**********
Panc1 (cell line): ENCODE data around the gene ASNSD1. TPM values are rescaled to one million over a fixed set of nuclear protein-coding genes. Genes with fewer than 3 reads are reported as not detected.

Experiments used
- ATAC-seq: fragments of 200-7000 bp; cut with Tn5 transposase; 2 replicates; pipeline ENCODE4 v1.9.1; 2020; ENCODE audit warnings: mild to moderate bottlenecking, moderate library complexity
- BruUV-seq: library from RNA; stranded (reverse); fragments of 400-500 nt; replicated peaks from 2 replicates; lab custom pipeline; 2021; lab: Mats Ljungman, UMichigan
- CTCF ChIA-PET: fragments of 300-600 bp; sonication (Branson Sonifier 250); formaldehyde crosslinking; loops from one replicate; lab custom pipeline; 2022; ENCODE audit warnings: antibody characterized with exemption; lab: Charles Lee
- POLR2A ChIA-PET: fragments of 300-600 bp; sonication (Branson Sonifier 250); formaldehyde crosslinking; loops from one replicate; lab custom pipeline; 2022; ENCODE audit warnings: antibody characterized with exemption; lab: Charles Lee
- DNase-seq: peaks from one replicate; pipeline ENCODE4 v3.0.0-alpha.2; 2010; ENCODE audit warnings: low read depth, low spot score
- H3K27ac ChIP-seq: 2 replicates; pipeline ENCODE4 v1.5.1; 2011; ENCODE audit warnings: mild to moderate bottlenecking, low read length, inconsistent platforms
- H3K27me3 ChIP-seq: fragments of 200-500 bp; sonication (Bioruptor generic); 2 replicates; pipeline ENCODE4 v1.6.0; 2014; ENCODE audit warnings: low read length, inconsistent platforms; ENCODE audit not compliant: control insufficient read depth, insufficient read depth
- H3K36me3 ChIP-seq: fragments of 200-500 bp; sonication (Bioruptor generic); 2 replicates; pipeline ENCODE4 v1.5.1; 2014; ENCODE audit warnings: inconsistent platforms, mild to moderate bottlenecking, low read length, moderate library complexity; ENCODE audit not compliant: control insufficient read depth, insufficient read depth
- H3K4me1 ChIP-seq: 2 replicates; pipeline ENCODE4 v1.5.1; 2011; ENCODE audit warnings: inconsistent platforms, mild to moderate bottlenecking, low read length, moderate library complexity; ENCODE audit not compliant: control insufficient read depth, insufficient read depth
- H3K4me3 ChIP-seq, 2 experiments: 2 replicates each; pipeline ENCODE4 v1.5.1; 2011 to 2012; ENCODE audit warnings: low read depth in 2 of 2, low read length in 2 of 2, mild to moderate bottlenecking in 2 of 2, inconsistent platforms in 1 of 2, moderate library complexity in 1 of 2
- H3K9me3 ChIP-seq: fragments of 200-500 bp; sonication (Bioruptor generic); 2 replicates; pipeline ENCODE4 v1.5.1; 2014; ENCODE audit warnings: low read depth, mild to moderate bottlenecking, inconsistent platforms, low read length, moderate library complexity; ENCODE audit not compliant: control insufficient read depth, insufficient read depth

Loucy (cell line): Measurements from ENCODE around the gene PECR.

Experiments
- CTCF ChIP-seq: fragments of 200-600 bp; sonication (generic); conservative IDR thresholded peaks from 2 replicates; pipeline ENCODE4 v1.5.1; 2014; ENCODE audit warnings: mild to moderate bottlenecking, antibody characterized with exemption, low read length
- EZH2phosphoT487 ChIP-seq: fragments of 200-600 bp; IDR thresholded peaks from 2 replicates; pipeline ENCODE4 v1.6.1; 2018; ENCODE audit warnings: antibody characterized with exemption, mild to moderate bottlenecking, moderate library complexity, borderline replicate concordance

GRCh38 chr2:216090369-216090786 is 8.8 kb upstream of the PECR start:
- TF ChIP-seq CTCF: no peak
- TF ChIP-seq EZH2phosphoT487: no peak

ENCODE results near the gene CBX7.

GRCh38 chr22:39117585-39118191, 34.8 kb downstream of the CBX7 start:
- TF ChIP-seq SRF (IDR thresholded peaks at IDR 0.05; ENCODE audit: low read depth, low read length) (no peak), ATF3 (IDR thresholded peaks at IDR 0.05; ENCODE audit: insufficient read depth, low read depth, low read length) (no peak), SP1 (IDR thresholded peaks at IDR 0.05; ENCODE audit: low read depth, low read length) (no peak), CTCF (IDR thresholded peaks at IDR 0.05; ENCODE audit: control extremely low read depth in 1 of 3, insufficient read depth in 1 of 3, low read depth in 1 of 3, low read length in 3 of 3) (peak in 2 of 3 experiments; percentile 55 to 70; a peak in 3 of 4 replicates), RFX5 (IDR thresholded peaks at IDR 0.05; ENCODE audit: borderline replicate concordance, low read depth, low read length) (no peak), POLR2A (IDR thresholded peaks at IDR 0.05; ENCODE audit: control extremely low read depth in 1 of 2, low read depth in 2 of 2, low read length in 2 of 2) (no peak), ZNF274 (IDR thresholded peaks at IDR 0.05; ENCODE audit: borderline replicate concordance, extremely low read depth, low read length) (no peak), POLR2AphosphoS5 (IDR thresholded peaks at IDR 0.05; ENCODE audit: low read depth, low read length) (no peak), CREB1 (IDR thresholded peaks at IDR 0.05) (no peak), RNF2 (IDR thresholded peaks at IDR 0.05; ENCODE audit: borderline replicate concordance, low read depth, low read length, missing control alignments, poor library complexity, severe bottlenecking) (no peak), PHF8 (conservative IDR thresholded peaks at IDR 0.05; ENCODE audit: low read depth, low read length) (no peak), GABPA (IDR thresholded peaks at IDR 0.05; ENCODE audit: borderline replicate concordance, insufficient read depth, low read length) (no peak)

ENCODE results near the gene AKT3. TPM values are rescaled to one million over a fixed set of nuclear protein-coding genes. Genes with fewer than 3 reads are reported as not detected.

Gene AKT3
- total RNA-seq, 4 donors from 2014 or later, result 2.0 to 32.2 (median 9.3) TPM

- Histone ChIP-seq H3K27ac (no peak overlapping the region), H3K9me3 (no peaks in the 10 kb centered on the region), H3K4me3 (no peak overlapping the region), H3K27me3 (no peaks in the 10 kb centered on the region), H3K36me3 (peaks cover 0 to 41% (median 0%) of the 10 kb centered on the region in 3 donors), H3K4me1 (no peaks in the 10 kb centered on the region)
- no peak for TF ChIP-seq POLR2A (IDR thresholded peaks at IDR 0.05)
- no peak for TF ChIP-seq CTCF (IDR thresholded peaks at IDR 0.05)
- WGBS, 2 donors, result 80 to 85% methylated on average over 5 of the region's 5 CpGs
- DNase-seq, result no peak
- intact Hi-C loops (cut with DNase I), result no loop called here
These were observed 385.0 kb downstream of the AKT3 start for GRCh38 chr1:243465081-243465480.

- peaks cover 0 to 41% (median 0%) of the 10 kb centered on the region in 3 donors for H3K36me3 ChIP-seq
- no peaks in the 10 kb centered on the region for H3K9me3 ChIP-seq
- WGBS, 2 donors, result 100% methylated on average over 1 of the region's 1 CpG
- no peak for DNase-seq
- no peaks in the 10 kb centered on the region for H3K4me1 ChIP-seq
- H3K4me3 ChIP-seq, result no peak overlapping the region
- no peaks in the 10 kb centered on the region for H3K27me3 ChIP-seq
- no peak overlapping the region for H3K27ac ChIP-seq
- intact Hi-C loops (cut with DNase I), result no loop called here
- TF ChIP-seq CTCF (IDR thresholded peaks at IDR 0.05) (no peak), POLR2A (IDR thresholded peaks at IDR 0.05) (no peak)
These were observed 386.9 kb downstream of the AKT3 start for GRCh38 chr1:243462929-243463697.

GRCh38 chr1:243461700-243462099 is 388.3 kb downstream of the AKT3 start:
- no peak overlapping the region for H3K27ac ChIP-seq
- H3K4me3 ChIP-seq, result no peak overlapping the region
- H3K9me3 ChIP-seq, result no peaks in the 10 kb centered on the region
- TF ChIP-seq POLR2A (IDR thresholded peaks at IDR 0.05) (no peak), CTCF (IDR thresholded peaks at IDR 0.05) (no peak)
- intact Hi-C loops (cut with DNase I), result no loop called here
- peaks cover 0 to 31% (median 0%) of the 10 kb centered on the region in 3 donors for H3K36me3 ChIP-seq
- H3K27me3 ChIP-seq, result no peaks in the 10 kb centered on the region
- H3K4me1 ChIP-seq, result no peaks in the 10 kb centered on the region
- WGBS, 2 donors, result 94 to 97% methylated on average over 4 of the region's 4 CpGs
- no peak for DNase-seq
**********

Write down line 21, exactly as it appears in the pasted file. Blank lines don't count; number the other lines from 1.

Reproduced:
ENCODE results near the gene CBX7.